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Tell Me More About China’s Panda Park

China’s 600-acre Panda Base is located just about 20 km from the north suburb of Chengdu city. ‘Cute’ and ‘cuddly’ Pandas frolic here, in their lovingly simulated natural habitat. Our correspondents Rakhi Agarwal and Supriya Kantak take you there:

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Here, they swim, climb trees, munch on bamboo and roll in the dirt; just like they would in deep wilderness. Bamboo trees form a welcoming canopy overhead. Birds tweet in the bushes: your chance to spot some endangered species, and some well-loved ones. Think black-necked cranes, thrushes, cuckoos, Kingfisher. Stop by to share a snack with friendly peacocks and pheasants strutting freely about.

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Pandas are peace-loving, happy with their bamboo diet. But if provoked, their powerful jaw muscles and 150-kg weight can give you the shudders.

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Pandas get their name from the Chinese words ‘Pan and Da’ meaning ‘fat and big.’ In anticipation of a big bear hug, Supriya and Rakhi entered the protected area; a maze of winding paths with bamboo shoots forming an arch overhead. There are other trees, of course- mostly tall and big. Willows, Gingkos, Chinars, Yulans…the names aren’t all familiar, but the fresh air cools your face and warms your heart.

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The 60 acre Panda Base also houses a charming lake, teeming with cranes and Mallard ducks and well swans. But more than that it showcases nature’s genius at thinking up shapes and sizes and colour schemes! So while gazing at the Aquarians swimming together in happy harmony how can you miss the beautifully mismatched yellow, red and orange set against the blue water? Once you have had your fill of the lake’s beauty, enjoy a scoop of ice-cream. On your way out, you must stop at the souvenir shop; take a sneak, though you should know that the shops inside offer lower prices.

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This article first appeared in our July-August, 2012 edition.

Varkala: Kerala’s stunning coastal town. Have you discovered it yet?

With its clean, quiet beaches, Varkala is a secret that Kerala has hugged to itself. Our Correspondent Sarita Santoshini stumbled upon it.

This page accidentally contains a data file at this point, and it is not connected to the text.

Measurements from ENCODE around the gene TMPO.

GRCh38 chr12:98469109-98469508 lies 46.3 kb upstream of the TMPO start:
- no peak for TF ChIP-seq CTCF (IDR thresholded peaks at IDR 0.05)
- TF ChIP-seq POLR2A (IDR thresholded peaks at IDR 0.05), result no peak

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This coastal town is a five hour bus drive from Cochin and sits 75 easy kilometres from Kovalam, Kerala’s more celebrated beach beauty.

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The lagoons by the long stretches of beach in Varkala are draped in serenity. A century old ashram lets you heal your inner-self, and a temple island draws you towards its quiet beauty.

The town itself is slow and unspoiled; but plenty of adventure awaits you on its fringes. Take lessons in surfing or paragliding in ideal weather between October and May; wander around and stumble upon thriving fish communities that add soul to the place and you will come back with enough stories and pictures to keep you happy till you decide to head back again.

Following a receptionist’s advice,  our correspondent Sarita walked towards “a narrow lane” and to her surprise stumbled on a stunning sidewalk along the edges of a cliff, the North Cliff Beach. Restaurants, cafes and resorts line the road for almost a kilometre, with the vast Arabian Sea glimmering on the other side.

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Here, coconut groves hide another surprise: Black Beach; so named after the colour of its sand. Varkala beach is locally called Papanasam Beach, whose northern part lies below the cliff. At the southern end are the mineral water springs whose medicinal properties attract people from all over the world.
Another gem in the heart of Varkala is the Shiva- Parvathi temple. It is on the uninhabited Ponnumthuruthu Island, midst the lush forest and a chirpy bird life. Here you can reach by boat from Nenduganda Village.

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The historical Anjengo Fort dates back to the East India Company. There’s a lovely view from the lighthouse.

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Driving through this hamlet in the evening you’ll pass through vibrant houses of all sizes, men and women chatting away as they dry their catch of the day, group of church-goers saying their daily prayers and glimpses of beautiful stretches of the sea that the Latin Christian Makuva community lives beside. It’s good to see that the community has held its identity, in spite of tourism slowly commercialising everything.


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This story was published in our Nov-Dec 2013 issue. To subscribe, visit magzter.com

I’ve seen most of the touristy Switzerland. Somewhere fresh this summer?

You can always come to us for just the right advice! Travel Secrets Editor Shubhra Krishan discovered a stunning Swiss gem on her recent trip. It’s the Klosters region, quiet, lovely and relatively tourist-free, unless you count Prince Charles, who is a regular guest!